China recently made a big show of rejecting North Korean coal cargoes, raising hope that Beijing is finally using its economic clout to get tough on Pyongyang. New trade numbers released yesterday, however, tell a different story. New York Times:
The data released on Thursday showed that China’s trade with North Korea grew 37.4 percent in the first quarter of this year from the period in 2016. Chinese exports surged 54.5 percent, and imports increased 18.4 percent, the General Administration of Customs said at a news conference in Beijing. […]
China reported that its imports of North Korean iron were up 270 percent in January and February compared with the period in 2016.
These numbers confirm what we suspected about China’s dramatic coal gesture: the move was a symbolic rebuke to Pyongyang and a savvy goodwill gesture to Trump, but it hardly put a dent in the bilateral trade relationship. Trump has made it clear that he wants the Chinese to tighten the economic screws on North Korea, but so far they have not pulled many of the economic levers at their disposal—and in fact, many Chinese firms are actively enabling the North Koreans’ nuclear program by illegally exporting technology and hardware, while Chinese authorities look the other way.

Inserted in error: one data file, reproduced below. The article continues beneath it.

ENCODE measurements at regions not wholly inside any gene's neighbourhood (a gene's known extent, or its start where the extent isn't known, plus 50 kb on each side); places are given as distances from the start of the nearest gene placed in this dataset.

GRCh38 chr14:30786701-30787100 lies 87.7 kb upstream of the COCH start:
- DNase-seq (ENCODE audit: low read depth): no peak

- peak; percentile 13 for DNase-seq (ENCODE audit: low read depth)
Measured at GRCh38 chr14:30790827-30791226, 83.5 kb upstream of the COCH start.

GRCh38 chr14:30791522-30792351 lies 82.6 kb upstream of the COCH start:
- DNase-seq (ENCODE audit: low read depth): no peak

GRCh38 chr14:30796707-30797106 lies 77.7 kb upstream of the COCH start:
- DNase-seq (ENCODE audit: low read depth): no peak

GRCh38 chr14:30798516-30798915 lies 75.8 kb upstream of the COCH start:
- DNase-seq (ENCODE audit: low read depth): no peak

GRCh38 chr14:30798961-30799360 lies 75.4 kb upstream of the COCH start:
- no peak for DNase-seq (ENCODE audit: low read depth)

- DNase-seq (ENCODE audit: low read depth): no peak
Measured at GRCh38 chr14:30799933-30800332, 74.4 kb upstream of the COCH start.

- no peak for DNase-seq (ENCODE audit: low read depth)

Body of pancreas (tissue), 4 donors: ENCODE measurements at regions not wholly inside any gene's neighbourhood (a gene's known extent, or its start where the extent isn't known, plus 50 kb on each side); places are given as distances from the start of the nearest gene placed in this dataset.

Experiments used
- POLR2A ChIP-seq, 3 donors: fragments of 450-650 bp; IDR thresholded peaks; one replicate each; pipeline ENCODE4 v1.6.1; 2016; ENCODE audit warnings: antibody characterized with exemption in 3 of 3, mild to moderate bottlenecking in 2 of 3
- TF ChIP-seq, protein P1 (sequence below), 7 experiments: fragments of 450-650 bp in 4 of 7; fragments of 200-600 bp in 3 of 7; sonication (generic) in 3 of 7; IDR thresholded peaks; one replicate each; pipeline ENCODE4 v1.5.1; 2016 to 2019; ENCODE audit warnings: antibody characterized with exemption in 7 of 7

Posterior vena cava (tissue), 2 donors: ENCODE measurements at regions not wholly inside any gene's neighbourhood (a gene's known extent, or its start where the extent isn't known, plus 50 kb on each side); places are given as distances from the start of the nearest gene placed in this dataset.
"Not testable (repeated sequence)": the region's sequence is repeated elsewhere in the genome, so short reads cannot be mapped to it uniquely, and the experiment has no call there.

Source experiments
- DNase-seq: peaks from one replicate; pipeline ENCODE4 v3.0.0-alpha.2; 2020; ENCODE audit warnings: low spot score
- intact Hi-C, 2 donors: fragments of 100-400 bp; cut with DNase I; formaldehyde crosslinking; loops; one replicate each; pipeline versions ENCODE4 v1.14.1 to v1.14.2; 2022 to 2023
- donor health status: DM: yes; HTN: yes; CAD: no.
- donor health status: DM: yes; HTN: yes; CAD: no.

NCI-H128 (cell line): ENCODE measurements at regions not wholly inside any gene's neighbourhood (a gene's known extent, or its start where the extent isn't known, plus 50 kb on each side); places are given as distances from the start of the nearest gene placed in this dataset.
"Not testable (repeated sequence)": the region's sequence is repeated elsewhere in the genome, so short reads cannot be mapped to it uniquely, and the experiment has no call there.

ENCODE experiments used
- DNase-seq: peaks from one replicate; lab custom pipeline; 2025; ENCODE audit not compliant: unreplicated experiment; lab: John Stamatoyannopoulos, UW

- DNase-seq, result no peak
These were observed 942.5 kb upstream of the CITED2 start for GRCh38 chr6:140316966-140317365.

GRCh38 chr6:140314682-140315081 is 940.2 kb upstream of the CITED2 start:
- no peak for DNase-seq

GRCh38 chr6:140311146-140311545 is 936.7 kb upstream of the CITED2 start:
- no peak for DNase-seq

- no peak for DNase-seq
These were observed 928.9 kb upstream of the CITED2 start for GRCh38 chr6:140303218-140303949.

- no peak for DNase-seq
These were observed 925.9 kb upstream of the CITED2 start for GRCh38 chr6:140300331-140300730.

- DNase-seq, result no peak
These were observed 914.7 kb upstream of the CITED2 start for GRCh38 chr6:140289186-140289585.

To be fair, there have been some recent signs that Beijing might take more serious action. According to a recent editorial in the state-run Global Times, Beijing could be willing to restrict oil exports to North Korea if Pyongyang launches another nuclear provocation this month. That would indicate a real willingness to play economic hardball, and a long-term oil embargo would have devastating consequences for the North Korean economy.
Until that happens, though, any claims from Beijing that it is putting the economic squeeze on Pyongyang should be treated with extreme skepticism.